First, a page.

Have you heard the saying don’t put all your eggs in one basket? Well it’s so true for business professionals, especially lawyers.
Diversification of your client base is crucial for lawyers as is not relying on one or two clients for all of your work, because change happens within organizations and to organizations every day.
People leave companies, needs change, mergers happen. Companies go out of business. You just never know.
It’s so important to also make sure that your building relationships with many different people at your client – not just your main contact – because again if one person leaves the organization, you don’t want to be left in the lurch.
I was talking to a lawyer recently who shared with me a story I hear too often where the longtime in-house legal team changed when the general counsel left his role. My client was left odd man out when the new in-house counsel arrived and brought in his own favorite law firm.
This lawyer unfortunately hadn’t developed close relationships throughout the organization beyond the legal team and his main contact, so there was no one to advocate for him to stay on. He was phased out, and as a result he had a difficult 2021. But it didn’t need to be like that if he had planned ahead.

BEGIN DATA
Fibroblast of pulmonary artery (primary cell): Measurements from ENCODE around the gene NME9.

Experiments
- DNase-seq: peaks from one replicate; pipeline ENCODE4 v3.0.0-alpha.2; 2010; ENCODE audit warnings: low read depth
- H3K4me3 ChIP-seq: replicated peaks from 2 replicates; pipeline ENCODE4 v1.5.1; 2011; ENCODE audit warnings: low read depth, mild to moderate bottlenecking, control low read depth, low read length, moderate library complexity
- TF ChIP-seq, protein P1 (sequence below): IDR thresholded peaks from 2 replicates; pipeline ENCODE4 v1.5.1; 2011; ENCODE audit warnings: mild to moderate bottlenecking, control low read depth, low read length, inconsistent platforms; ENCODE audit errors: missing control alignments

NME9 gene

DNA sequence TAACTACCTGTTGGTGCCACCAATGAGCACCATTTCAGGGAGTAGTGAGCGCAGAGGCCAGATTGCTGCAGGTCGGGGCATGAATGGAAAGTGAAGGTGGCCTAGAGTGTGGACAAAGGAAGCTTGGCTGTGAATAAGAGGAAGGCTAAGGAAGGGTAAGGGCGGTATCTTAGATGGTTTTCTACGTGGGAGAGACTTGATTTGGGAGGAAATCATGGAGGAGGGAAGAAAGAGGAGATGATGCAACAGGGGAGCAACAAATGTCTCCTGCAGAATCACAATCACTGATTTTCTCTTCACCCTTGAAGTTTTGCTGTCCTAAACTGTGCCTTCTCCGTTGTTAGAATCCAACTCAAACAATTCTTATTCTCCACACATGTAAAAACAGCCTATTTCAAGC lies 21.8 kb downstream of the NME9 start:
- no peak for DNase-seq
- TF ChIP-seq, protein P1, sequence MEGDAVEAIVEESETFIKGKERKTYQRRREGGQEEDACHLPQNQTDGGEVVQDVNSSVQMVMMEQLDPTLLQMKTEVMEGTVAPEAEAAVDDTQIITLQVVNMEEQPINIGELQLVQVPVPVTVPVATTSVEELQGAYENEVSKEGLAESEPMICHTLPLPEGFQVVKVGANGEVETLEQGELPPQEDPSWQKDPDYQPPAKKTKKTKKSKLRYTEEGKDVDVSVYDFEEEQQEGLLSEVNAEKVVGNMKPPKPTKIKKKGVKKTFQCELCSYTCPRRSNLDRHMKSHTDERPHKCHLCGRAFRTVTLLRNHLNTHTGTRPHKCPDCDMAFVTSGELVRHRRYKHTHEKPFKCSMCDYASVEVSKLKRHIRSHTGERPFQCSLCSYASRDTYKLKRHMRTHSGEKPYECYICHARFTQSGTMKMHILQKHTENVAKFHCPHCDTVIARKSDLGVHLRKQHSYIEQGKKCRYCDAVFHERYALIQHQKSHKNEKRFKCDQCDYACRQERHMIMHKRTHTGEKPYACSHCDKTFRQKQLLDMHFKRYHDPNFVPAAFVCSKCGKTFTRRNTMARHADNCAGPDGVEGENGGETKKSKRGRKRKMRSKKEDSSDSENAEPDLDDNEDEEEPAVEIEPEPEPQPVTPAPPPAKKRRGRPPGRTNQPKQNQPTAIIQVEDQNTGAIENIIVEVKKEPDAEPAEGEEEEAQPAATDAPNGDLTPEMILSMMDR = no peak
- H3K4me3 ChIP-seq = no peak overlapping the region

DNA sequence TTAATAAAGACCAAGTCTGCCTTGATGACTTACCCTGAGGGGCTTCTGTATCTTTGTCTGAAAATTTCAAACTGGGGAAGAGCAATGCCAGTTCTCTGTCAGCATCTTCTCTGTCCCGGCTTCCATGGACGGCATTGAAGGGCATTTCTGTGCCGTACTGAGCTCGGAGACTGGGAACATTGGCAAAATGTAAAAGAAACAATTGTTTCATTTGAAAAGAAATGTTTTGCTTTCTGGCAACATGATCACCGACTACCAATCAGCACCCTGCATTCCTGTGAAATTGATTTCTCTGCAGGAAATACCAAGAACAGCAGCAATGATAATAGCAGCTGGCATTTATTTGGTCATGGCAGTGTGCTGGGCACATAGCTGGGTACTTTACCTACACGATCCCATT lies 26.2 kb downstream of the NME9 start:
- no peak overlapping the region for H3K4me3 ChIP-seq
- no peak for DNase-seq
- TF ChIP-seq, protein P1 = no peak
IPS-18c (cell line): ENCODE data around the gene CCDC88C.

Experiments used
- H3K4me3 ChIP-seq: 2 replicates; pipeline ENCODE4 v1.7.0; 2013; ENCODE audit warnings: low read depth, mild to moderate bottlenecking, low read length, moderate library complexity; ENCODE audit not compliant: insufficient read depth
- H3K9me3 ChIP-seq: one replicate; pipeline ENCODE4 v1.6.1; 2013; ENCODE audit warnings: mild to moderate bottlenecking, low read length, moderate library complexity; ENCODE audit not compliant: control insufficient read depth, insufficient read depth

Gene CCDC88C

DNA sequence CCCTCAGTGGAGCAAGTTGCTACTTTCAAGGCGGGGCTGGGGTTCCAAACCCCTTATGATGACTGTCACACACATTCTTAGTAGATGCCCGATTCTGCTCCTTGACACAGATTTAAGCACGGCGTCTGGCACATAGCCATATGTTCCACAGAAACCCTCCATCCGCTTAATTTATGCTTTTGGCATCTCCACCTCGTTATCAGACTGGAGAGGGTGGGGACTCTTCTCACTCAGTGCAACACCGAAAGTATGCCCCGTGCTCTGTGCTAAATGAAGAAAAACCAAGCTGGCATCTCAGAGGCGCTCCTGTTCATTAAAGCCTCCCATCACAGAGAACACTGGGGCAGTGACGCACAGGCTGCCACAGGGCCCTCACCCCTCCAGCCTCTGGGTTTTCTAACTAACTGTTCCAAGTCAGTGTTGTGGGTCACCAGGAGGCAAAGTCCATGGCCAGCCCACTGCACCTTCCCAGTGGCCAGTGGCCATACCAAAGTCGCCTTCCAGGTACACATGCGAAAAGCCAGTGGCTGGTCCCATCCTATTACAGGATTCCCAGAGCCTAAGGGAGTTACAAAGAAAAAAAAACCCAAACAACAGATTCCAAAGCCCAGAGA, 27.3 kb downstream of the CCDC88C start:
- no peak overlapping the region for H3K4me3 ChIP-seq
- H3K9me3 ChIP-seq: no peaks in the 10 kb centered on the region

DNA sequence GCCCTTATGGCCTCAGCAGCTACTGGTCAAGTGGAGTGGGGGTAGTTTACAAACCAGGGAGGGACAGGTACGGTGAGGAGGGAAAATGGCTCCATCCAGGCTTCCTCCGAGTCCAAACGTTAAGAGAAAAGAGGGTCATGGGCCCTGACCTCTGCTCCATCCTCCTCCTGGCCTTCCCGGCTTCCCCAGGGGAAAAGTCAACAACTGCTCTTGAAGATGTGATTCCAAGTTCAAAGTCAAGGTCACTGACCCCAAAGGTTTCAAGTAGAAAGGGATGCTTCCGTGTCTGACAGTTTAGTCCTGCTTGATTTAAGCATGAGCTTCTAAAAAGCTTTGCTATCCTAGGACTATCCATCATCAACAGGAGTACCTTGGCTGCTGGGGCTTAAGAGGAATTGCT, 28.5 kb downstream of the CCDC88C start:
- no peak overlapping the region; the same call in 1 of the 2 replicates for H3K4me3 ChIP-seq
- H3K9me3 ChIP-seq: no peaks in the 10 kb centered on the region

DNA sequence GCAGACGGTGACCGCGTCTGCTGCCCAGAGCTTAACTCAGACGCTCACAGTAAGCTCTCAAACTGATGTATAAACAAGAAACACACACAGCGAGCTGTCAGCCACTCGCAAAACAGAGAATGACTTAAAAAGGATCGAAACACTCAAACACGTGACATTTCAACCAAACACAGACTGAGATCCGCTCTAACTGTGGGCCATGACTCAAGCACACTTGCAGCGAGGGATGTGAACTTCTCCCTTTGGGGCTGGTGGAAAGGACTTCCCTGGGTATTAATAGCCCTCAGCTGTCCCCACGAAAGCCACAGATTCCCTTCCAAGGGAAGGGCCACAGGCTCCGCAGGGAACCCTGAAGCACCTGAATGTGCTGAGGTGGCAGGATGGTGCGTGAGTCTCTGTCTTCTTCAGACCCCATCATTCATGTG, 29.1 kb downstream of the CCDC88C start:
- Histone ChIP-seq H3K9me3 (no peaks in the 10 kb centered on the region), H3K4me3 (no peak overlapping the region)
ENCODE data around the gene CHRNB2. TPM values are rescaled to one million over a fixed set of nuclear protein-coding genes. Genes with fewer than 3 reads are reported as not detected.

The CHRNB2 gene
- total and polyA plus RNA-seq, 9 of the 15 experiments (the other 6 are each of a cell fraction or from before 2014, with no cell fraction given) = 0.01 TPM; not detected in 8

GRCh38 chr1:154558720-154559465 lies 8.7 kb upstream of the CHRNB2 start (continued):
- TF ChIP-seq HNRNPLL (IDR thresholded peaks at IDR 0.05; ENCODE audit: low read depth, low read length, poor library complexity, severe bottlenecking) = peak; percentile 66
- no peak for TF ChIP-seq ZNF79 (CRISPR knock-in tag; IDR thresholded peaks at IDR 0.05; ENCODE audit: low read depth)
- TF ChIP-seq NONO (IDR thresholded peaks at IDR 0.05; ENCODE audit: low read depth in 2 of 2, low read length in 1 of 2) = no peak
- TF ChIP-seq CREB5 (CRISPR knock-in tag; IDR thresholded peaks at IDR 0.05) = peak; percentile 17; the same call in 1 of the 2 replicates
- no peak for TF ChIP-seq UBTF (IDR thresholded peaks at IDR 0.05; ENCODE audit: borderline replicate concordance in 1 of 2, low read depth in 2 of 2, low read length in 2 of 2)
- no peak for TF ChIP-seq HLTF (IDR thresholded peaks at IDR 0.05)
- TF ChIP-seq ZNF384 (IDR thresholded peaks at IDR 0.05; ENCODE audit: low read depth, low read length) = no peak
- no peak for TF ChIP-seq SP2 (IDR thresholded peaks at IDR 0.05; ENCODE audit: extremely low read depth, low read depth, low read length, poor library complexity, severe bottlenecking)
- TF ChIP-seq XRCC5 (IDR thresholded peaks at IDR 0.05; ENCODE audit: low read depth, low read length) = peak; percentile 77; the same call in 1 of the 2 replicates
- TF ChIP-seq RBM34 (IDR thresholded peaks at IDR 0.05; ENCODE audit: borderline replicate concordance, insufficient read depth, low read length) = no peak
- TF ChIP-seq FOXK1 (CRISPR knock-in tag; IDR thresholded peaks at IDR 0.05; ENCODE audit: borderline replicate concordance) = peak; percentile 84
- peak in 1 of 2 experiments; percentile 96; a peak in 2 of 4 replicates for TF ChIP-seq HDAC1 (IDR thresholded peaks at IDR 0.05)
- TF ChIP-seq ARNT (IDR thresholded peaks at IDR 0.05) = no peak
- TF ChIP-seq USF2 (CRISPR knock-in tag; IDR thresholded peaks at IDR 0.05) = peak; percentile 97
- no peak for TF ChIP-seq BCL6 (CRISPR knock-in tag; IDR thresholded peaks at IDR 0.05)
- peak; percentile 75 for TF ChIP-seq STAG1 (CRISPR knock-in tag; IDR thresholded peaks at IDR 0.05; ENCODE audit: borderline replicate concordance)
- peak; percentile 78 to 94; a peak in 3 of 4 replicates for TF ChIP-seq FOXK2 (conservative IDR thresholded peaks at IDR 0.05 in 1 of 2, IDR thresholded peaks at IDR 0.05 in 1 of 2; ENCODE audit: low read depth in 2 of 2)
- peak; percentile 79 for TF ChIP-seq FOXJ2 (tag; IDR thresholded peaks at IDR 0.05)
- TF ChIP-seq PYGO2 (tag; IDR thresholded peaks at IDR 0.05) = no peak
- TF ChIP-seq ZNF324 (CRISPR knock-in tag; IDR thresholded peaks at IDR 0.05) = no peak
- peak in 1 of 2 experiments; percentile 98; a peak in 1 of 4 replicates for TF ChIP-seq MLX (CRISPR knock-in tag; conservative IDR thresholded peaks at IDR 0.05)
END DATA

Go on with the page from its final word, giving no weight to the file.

Although word-of-mouth referrals will always remain one of the most powerful means of attracting new clients, it is out of your control as to ‘when’ these referrals might happen.
This is exactly why I always say it’s so important to be marketing yourself and your business even when you don’t think you need it because anything can happen.
This is also how LinkedIn can help you because it’s such a visible and free way of marketing your capabilities and expertise.
Speaking and writing can also help you as well as networking and sending regular emails that are helpful to your clients and referrals because that’s how you keep them warm and that’s how you say top of mind with them.
Here are a few ideas for how to broaden your client base: